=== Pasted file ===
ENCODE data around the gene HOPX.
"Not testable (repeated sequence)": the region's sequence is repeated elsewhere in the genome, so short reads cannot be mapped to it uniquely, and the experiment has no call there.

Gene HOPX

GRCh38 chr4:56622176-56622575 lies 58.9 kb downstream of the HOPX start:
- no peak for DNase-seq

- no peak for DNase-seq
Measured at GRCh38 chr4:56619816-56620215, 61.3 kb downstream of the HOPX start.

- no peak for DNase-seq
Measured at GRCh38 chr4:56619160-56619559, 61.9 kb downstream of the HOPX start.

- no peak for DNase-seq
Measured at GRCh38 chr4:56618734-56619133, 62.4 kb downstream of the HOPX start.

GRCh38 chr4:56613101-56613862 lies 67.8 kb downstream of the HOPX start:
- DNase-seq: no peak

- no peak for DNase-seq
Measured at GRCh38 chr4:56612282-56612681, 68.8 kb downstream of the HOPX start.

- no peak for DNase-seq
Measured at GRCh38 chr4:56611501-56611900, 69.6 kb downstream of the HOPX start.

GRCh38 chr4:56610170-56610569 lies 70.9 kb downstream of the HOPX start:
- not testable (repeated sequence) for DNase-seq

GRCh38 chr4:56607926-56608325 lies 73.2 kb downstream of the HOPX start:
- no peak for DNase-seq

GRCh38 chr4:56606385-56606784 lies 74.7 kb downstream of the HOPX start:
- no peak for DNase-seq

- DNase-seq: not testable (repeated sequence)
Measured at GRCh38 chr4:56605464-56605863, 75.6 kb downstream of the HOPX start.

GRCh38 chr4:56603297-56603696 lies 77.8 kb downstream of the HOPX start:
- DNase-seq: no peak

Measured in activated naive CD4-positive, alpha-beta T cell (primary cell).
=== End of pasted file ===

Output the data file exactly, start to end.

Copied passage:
ENCODE data around the gene HOPX.
"Not testable (repeated sequence)": the region's sequence is repeated elsewhere in the genome, so short reads cannot be mapped to it uniquely, and the experiment has no call there.

Gene HOPX

GRCh38 chr4:56622176-56622575 lies 58.9 kb downstream of the HOPX start:
- no peak for DNase-seq

- no peak for DNase-seq
Measured at GRCh38 chr4:56619816-56620215, 61.3 kb downstream of the HOPX start.

- no peak for DNase-seq
Measured at GRCh38 chr4:56619160-56619559, 61.9 kb downstream of the HOPX start.

- no peak for DNase-seq
Measured at GRCh38 chr4:56618734-56619133, 62.4 kb downstream of the HOPX start.

GRCh38 chr4:56613101-56613862 lies 67.8 kb downstream of the HOPX start:
- DNase-seq: no peak

- no peak for DNase-seq
Measured at GRCh38 chr4:56612282-56612681, 68.8 kb downstream of the HOPX start.

- no peak for DNase-seq
Measured at GRCh38 chr4:56611501-56611900, 69.6 kb downstream of the HOPX start.

GRCh38 chr4:56610170-56610569 lies 70.9 kb downstream of the HOPX start:
- not testable (repeated sequence) for DNase-seq

GRCh38 chr4:56607926-56608325 lies 73.2 kb downstream of the HOPX start:
- no peak for DNase-seq

GRCh38 chr4:56606385-56606784 lies 74.7 kb downstream of the HOPX start:
- no peak for DNase-seq

- DNase-seq: not testable (repeated sequence)
Measured at GRCh38 chr4:56605464-56605863, 75.6 kb downstream of the HOPX start.

GRCh38 chr4:56603297-56603696 lies 77.8 kb downstream of the HOPX start:
- DNase-seq: no peak

Measured in activated naive CD4-positive, alpha-beta T cell (primary cell).